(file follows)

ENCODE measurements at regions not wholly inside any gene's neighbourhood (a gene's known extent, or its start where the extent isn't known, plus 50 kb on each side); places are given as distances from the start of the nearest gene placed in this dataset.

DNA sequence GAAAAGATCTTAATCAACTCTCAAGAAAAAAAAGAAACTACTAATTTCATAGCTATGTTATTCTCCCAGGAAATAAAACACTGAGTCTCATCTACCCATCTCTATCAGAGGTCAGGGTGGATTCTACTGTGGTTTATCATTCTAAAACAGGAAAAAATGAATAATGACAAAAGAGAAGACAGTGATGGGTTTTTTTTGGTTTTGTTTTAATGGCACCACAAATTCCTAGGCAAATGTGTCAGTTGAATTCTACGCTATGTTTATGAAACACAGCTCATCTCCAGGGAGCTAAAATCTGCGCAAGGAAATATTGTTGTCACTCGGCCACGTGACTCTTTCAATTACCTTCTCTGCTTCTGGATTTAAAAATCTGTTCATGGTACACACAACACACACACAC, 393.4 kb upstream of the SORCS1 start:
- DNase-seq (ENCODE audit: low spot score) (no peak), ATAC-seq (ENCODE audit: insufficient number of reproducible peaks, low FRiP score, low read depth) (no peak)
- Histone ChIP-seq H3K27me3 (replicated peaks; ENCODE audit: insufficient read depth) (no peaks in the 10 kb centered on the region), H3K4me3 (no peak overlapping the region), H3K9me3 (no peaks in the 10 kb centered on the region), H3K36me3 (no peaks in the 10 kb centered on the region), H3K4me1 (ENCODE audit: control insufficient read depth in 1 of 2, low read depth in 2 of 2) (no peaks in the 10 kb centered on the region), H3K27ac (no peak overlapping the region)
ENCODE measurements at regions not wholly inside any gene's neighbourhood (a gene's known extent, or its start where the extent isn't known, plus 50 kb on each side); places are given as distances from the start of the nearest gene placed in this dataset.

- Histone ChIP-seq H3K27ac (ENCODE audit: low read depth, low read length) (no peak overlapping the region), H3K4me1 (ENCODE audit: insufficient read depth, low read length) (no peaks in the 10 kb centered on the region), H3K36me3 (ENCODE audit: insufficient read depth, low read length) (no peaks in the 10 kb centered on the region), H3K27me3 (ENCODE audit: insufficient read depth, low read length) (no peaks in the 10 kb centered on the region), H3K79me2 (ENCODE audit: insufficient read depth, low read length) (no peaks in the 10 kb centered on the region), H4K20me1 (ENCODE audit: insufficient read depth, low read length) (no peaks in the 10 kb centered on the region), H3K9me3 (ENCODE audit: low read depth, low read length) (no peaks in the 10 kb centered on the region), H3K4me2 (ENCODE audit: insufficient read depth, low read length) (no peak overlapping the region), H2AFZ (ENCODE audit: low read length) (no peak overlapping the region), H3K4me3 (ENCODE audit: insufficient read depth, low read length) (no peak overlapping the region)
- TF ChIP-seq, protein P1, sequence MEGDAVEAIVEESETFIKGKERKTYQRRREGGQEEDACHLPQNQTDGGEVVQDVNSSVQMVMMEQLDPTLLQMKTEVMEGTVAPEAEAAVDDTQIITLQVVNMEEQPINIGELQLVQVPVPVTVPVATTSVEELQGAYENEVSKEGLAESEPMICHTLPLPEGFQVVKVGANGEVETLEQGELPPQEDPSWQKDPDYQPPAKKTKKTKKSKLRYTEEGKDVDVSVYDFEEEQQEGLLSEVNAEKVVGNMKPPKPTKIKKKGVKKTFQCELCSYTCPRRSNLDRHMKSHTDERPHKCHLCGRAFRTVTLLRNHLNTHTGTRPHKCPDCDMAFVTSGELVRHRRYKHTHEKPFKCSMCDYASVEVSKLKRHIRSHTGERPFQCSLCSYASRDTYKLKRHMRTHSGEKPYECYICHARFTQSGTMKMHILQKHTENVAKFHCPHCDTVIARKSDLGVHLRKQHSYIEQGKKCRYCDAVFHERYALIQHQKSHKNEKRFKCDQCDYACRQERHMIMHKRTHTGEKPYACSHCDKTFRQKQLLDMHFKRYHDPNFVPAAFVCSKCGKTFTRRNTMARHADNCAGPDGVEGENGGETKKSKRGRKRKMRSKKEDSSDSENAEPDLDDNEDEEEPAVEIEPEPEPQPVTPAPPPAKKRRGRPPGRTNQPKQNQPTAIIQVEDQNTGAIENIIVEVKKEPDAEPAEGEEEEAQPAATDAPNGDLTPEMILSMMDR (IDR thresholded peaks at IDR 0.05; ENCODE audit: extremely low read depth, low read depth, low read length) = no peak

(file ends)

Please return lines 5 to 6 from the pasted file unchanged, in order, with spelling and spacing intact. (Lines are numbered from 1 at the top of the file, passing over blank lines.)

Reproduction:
ENCODE measurements at regions not wholly inside any gene's neighbourhood (a gene's known extent, or its start where the extent isn't known, plus 50 kb on each side); places are given as distances from the start of the nearest gene placed in this dataset.

- Histone ChIP-seq H3K27ac (ENCODE audit: low read depth, low read length) (no peak overlapping the region), H3K4me1 (ENCODE audit: insufficient read depth, low read length) (no peaks in the 10 kb centered on the region), H3K36me3 (ENCODE audit: insufficient read depth, low read length) (no peaks in the 10 kb centered on the region), H3K27me3 (ENCODE audit: insufficient read depth, low read length) (no peaks in the 10 kb centered on the region), H3K79me2 (ENCODE audit: insufficient read depth, low read length) (no peaks in the 10 kb centered on the region), H4K20me1 (ENCODE audit: insufficient read depth, low read length) (no peaks in the 10 kb centered on the region), H3K9me3 (ENCODE audit: low read depth, low read length) (no peaks in the 10 kb centered on the region), H3K4me2 (ENCODE audit: insufficient read depth, low read length) (no peak overlapping the region), H2AFZ (ENCODE audit: low read length) (no peak overlapping the region), H3K4me3 (ENCODE audit: insufficient read depth, low read length) (no peak overlapping the region)